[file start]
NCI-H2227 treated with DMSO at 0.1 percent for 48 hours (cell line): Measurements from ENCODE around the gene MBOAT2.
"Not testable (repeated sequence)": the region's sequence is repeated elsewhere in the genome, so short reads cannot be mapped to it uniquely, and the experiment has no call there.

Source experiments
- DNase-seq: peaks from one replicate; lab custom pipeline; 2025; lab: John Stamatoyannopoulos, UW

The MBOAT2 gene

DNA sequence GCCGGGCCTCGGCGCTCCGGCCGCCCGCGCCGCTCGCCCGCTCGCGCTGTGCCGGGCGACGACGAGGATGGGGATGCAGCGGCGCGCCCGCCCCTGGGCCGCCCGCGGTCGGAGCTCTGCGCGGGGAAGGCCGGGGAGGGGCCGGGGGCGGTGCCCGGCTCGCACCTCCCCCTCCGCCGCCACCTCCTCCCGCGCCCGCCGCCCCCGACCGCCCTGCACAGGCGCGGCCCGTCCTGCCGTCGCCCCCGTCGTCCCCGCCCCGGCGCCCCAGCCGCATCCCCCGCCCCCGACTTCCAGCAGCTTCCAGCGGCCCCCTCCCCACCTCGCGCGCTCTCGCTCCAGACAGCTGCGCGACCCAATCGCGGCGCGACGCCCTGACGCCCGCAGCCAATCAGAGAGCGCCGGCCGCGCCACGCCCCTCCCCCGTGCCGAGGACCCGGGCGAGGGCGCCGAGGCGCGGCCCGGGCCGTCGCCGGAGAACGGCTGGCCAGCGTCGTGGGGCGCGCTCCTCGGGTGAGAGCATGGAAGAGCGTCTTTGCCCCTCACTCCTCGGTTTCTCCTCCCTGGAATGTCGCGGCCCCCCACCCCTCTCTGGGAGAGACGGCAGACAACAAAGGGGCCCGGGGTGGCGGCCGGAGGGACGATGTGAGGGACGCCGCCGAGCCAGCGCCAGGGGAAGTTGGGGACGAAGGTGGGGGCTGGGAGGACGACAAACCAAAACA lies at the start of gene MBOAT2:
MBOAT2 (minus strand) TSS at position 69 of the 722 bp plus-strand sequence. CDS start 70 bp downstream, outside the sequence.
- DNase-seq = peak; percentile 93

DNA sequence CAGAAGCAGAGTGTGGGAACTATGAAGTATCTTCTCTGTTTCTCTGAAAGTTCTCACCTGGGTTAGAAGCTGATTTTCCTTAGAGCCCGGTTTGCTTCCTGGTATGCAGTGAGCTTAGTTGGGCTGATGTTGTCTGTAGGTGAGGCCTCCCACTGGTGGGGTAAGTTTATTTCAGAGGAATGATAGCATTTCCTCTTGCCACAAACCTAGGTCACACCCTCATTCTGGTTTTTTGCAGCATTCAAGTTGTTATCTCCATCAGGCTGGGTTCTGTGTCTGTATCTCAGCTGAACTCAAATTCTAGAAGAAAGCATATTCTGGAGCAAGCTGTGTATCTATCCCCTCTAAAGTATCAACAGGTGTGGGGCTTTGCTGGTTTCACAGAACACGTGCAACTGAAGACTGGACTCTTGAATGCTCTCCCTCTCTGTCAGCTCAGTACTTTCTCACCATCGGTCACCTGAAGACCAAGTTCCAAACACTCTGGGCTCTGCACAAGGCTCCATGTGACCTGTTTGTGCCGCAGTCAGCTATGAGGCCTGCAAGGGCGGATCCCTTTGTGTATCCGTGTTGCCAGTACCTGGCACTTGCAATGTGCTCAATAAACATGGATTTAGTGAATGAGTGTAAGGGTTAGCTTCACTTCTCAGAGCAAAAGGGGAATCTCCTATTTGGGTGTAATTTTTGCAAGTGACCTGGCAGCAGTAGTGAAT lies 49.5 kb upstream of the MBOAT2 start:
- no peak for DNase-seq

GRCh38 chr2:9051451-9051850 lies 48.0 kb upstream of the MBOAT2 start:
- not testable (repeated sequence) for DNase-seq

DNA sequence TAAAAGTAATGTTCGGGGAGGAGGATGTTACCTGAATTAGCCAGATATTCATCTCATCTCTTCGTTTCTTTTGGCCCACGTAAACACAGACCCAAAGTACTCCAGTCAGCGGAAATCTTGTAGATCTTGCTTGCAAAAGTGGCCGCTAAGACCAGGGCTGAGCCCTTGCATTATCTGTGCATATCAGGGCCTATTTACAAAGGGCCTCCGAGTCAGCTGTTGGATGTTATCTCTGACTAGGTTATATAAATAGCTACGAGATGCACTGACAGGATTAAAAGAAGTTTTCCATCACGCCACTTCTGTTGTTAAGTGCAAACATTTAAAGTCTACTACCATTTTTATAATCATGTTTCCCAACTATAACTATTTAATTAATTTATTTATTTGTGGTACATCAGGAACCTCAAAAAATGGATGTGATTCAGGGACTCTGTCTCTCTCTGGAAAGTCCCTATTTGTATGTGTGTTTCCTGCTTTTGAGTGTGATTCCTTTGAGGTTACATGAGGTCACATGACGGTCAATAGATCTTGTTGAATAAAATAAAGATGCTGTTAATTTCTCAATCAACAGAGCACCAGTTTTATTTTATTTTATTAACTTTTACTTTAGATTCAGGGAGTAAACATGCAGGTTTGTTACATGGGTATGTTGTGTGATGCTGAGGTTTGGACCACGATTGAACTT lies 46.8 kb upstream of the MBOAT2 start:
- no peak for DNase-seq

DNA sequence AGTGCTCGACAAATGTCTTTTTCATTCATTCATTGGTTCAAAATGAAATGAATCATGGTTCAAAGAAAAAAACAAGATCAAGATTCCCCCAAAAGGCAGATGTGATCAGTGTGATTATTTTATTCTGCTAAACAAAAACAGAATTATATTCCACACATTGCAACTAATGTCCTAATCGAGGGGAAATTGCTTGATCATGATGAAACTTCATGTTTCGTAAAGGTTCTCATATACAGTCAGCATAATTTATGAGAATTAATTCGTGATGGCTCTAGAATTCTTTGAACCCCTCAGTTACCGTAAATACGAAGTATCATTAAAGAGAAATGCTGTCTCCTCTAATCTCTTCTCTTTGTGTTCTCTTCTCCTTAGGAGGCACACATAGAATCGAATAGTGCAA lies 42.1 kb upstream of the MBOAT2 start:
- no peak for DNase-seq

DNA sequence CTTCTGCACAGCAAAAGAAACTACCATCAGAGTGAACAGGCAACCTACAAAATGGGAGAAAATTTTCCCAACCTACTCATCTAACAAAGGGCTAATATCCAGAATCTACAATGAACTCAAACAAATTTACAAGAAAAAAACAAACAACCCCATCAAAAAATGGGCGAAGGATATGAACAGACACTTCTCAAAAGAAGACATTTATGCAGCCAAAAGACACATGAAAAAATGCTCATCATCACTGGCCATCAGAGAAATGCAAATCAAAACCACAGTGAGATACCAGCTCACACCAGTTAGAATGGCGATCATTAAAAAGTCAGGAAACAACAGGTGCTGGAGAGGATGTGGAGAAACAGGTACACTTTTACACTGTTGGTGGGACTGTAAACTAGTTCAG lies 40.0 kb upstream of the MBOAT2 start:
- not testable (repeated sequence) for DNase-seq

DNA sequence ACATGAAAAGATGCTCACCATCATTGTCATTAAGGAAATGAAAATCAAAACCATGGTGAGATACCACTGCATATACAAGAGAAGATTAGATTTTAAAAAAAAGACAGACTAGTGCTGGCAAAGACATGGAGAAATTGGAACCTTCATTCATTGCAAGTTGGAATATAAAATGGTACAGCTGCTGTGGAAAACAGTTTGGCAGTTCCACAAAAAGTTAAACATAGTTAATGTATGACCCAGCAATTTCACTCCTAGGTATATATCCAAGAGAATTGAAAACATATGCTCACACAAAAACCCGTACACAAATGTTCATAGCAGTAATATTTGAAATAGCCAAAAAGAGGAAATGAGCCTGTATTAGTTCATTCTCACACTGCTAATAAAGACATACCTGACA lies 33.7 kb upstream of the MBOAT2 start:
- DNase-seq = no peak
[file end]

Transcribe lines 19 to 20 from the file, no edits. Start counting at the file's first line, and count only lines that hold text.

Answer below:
DNA sequence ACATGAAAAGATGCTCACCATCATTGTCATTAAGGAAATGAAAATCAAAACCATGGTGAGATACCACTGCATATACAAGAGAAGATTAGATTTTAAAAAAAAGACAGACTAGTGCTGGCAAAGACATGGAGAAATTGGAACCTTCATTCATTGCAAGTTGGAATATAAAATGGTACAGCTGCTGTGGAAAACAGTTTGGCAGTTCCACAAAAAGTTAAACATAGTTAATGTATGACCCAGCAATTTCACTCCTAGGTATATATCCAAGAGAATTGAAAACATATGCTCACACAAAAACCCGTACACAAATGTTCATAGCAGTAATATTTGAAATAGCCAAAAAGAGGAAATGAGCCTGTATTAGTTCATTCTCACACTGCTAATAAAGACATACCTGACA lies 33.7 kb upstream of the MBOAT2 start:
- DNase-seq = no peak